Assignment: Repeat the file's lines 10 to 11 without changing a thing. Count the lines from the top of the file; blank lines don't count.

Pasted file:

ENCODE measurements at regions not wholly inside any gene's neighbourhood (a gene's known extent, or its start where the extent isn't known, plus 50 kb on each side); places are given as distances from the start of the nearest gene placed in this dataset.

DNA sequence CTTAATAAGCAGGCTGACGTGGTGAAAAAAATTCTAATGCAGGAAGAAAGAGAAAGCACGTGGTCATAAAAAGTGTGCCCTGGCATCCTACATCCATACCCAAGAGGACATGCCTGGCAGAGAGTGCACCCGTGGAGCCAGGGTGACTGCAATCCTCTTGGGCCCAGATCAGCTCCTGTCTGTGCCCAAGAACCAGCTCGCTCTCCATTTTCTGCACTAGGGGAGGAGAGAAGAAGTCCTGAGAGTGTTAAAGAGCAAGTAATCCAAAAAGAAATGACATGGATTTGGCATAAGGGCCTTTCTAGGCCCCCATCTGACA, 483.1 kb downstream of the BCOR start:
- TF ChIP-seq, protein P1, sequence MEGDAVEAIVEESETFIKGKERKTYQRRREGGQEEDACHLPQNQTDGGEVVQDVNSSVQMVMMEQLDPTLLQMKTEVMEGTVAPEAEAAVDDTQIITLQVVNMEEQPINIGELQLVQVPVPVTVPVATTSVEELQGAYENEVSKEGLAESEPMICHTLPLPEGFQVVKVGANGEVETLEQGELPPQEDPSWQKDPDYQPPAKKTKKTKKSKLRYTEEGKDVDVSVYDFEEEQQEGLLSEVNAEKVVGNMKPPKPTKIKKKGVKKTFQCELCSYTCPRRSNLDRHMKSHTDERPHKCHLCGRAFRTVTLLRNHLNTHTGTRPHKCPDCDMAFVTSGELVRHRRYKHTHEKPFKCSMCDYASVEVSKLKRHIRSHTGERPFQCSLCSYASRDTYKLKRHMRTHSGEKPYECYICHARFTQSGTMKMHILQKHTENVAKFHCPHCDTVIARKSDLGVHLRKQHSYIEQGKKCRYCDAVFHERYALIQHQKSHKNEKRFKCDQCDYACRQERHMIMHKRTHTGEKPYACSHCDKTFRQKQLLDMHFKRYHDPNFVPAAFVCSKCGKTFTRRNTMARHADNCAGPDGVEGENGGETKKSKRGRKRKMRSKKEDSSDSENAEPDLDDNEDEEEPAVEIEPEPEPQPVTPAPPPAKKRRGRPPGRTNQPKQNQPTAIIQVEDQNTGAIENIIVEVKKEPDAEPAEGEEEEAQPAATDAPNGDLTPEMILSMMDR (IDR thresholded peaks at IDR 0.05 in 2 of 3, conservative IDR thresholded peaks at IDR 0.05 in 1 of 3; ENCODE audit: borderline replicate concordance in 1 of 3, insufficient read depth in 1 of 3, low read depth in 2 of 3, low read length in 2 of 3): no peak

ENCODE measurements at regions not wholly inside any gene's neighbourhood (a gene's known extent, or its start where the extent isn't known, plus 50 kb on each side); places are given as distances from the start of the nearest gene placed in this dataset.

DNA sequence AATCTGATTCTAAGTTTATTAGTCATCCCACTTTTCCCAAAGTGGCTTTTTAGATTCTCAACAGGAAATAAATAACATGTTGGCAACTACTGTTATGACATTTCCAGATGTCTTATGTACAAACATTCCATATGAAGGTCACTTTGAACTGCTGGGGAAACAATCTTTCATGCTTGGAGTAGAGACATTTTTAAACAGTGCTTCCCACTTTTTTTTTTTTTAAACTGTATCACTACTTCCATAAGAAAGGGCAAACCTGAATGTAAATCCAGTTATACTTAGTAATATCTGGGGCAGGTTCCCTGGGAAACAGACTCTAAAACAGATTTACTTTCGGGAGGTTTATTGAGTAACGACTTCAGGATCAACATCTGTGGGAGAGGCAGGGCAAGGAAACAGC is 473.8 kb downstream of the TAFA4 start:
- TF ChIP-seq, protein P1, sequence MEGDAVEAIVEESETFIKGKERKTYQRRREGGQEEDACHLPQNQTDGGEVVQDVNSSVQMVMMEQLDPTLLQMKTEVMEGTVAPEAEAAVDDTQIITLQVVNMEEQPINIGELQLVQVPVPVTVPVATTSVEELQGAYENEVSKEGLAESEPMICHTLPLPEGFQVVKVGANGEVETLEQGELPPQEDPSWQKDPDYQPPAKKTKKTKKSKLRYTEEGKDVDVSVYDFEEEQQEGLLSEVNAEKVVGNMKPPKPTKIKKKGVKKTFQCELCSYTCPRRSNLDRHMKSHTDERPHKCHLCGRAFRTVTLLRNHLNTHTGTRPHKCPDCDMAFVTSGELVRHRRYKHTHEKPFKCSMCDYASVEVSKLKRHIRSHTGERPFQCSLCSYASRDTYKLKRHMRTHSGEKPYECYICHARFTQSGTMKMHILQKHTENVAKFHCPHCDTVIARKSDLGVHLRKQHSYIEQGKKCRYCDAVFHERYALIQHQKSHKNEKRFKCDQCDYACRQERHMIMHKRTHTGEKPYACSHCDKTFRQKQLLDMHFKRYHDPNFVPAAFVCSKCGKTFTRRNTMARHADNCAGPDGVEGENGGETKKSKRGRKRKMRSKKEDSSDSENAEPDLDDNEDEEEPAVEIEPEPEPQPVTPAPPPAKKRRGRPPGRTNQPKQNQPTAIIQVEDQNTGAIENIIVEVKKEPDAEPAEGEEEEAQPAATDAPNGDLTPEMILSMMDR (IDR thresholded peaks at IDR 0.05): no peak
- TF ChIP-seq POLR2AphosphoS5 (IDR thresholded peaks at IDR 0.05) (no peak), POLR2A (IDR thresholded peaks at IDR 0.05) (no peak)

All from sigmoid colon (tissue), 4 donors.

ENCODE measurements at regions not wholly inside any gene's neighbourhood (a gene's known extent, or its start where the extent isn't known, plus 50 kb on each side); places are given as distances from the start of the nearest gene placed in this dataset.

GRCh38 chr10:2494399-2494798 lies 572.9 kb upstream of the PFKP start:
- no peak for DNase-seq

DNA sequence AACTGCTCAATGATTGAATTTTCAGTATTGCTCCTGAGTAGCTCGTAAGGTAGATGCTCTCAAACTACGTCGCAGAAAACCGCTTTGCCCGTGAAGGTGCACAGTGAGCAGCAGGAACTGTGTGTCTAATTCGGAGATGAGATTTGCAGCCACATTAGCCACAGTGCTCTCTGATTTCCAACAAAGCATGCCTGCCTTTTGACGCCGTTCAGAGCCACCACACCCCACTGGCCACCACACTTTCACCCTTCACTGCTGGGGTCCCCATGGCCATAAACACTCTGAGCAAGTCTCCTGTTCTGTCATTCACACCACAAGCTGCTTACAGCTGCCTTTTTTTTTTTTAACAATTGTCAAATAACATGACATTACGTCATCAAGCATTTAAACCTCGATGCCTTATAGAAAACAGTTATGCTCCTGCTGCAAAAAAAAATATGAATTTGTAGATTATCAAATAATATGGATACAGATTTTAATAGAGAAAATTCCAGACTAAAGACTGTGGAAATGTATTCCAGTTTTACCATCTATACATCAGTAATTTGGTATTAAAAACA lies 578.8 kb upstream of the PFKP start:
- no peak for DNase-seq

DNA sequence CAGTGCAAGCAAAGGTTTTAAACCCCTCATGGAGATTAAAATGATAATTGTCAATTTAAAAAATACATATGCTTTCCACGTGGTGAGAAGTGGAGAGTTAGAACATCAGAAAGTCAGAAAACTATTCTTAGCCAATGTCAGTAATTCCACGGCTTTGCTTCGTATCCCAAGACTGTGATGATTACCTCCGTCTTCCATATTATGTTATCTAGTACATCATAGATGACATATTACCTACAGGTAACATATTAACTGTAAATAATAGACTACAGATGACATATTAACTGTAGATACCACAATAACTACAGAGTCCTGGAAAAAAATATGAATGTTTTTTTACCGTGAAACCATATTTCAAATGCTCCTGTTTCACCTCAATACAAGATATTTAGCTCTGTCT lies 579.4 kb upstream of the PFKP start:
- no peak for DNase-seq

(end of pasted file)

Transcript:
GRCh38 chr10:2494399-2494798 lies 572.9 kb upstream of the PFKP start:
- no peak for DNase-seq